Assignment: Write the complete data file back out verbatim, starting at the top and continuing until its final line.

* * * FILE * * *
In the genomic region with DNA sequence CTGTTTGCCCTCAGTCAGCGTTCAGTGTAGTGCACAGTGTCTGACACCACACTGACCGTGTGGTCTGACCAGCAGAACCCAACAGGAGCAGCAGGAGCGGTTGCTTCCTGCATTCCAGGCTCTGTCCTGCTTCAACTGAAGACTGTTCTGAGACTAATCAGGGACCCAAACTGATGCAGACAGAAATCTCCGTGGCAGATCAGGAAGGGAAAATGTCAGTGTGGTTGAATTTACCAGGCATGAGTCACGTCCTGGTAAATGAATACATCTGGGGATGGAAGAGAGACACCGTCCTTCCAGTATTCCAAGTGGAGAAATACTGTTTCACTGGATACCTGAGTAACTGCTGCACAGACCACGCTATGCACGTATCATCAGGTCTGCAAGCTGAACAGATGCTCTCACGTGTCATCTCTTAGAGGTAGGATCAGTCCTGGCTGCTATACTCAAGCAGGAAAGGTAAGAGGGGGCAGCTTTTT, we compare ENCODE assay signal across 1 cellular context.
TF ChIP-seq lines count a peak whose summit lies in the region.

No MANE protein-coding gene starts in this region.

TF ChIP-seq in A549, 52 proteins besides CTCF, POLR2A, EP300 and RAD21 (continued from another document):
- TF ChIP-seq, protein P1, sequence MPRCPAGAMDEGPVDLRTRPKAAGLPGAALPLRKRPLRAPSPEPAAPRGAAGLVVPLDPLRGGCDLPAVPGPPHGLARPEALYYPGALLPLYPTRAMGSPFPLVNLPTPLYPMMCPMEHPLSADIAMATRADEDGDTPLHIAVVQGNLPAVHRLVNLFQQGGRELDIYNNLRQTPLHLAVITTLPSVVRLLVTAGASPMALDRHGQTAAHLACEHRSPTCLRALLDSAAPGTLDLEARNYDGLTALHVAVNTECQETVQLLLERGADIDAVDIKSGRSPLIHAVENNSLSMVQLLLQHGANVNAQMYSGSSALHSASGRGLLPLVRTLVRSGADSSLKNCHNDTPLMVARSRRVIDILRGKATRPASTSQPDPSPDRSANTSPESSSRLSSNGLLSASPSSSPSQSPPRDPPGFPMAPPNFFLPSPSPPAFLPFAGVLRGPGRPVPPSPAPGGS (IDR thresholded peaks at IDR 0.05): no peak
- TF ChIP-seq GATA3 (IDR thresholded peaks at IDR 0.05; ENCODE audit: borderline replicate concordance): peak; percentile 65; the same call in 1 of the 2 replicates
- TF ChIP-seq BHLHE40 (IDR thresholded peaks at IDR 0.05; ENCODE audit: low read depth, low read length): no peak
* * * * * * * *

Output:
In the genomic region with DNA sequence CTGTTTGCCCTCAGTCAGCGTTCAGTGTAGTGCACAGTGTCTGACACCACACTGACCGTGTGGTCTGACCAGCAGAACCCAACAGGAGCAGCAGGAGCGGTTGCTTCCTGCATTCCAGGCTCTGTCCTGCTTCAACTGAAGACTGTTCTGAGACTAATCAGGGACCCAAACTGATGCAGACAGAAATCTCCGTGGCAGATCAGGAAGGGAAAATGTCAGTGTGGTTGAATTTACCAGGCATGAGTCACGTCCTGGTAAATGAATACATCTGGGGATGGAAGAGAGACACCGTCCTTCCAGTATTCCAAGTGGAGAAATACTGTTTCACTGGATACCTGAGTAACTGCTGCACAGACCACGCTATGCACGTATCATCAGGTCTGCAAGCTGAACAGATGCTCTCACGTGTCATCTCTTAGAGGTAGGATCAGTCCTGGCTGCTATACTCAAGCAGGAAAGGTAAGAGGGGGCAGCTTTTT, we compare ENCODE assay signal across 1 cellular context.
TF ChIP-seq lines count a peak whose summit lies in the region.

No MANE protein-coding gene starts in this region.

TF ChIP-seq in A549, 52 proteins besides CTCF, POLR2A, EP300 and RAD21 (continued from another document):
- TF ChIP-seq, protein P1, sequence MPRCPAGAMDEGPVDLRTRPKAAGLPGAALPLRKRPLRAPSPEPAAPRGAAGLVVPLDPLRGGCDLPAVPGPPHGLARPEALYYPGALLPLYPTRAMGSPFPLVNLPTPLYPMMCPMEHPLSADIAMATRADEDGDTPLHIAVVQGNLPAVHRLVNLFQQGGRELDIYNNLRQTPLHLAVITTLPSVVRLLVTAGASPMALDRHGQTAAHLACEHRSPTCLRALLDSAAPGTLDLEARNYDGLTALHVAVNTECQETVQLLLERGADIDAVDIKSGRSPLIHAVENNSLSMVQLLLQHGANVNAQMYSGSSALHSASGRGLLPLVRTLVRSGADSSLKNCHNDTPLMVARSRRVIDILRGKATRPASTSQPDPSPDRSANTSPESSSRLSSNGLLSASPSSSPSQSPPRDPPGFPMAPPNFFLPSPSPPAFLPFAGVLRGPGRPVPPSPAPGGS (IDR thresholded peaks at IDR 0.05): no peak
- TF ChIP-seq GATA3 (IDR thresholded peaks at IDR 0.05; ENCODE audit: borderline replicate concordance): peak; percentile 65; the same call in 1 of the 2 replicates
- TF ChIP-seq BHLHE40 (IDR thresholded peaks at IDR 0.05; ENCODE audit: low read depth, low read length): no peak